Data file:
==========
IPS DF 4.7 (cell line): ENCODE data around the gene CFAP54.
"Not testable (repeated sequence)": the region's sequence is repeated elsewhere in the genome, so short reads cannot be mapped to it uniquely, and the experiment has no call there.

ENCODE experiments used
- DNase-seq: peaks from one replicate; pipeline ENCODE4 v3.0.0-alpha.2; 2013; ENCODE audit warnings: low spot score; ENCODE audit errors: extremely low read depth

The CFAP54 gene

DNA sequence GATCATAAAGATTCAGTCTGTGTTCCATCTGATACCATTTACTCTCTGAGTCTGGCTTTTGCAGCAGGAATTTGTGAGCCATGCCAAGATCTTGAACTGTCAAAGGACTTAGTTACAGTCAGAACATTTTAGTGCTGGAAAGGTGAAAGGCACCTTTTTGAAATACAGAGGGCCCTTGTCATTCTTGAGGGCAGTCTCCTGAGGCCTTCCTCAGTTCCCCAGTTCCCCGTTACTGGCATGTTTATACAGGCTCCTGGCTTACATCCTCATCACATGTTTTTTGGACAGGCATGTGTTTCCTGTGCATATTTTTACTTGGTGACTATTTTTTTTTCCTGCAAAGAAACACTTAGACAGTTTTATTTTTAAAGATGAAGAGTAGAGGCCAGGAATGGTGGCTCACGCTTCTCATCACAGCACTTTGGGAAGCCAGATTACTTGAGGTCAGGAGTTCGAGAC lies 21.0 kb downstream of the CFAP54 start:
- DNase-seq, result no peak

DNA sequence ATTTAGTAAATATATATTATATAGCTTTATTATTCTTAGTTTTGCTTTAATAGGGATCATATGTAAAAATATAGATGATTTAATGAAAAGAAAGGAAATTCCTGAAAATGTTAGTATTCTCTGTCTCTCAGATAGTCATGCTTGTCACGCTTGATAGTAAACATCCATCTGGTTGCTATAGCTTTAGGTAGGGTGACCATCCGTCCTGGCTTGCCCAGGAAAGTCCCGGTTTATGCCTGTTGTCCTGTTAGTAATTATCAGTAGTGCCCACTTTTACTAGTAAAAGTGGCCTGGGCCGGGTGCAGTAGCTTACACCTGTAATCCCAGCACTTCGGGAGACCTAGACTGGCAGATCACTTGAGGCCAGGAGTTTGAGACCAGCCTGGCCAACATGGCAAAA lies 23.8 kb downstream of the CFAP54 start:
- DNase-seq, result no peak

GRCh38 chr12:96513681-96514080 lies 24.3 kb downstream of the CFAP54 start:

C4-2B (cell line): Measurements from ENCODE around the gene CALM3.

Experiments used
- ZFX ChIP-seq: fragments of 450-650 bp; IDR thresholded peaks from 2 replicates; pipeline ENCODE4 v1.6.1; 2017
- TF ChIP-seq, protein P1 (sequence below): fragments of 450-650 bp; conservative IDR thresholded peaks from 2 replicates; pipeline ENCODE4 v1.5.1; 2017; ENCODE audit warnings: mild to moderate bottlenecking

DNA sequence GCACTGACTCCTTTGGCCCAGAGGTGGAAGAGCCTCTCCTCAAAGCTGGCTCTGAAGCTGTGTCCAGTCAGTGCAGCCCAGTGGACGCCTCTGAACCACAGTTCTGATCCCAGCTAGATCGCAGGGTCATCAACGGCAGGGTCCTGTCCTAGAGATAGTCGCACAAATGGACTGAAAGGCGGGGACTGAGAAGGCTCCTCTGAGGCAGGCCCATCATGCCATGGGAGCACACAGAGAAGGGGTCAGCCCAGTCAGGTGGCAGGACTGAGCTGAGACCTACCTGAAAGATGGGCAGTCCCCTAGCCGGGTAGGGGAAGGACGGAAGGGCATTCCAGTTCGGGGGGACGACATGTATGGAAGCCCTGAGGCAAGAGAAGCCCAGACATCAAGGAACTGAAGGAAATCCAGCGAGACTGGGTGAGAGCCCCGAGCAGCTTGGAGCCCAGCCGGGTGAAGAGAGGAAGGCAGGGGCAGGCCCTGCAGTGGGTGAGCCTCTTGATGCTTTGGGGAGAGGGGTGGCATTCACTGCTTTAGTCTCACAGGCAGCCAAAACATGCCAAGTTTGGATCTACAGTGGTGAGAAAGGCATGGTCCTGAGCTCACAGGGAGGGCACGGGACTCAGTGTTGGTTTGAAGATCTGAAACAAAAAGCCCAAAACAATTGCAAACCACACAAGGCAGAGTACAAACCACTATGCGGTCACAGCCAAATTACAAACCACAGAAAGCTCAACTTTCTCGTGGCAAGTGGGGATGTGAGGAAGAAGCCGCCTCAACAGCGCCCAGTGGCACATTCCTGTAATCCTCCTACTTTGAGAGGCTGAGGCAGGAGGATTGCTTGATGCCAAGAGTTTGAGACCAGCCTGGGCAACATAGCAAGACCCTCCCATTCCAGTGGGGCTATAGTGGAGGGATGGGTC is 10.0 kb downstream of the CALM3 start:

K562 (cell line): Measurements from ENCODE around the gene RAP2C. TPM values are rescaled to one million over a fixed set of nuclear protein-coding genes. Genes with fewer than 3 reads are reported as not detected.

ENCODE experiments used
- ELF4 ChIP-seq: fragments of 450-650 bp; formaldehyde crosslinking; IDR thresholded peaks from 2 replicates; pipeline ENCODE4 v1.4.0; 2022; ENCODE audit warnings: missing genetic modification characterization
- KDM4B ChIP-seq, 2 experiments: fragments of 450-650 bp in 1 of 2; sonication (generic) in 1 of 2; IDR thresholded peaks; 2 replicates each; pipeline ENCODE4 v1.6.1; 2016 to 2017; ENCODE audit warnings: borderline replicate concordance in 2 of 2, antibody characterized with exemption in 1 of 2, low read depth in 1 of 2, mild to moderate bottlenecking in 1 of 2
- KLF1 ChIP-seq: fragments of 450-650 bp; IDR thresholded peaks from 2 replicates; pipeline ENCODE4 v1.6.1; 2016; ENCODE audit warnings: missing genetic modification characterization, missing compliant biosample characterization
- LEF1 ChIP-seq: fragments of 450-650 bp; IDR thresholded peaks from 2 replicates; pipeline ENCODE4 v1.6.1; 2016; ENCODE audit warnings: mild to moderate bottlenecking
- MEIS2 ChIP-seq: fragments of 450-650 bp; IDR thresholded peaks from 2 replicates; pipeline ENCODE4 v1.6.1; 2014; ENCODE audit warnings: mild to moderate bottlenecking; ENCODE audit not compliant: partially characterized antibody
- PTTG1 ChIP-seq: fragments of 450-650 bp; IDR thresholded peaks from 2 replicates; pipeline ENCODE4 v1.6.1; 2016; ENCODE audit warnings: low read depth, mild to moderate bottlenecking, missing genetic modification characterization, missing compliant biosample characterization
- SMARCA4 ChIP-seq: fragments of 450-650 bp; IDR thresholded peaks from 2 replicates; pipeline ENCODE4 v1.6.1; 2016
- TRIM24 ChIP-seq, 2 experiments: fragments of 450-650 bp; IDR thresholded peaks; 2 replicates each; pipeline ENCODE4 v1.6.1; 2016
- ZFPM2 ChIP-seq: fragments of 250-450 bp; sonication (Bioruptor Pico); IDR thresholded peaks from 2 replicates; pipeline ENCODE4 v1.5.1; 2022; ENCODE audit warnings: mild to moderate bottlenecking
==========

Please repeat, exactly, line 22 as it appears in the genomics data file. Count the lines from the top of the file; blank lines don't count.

- MEIS2 ChIP-seq: fragments of 450-650 bp; IDR thresholded peaks from 2 replicates; pipeline ENCODE4 v1.6.1; 2014; ENCODE audit warnings: mild to moderate bottlenecking; ENCODE audit not compliant: partially characterized antibody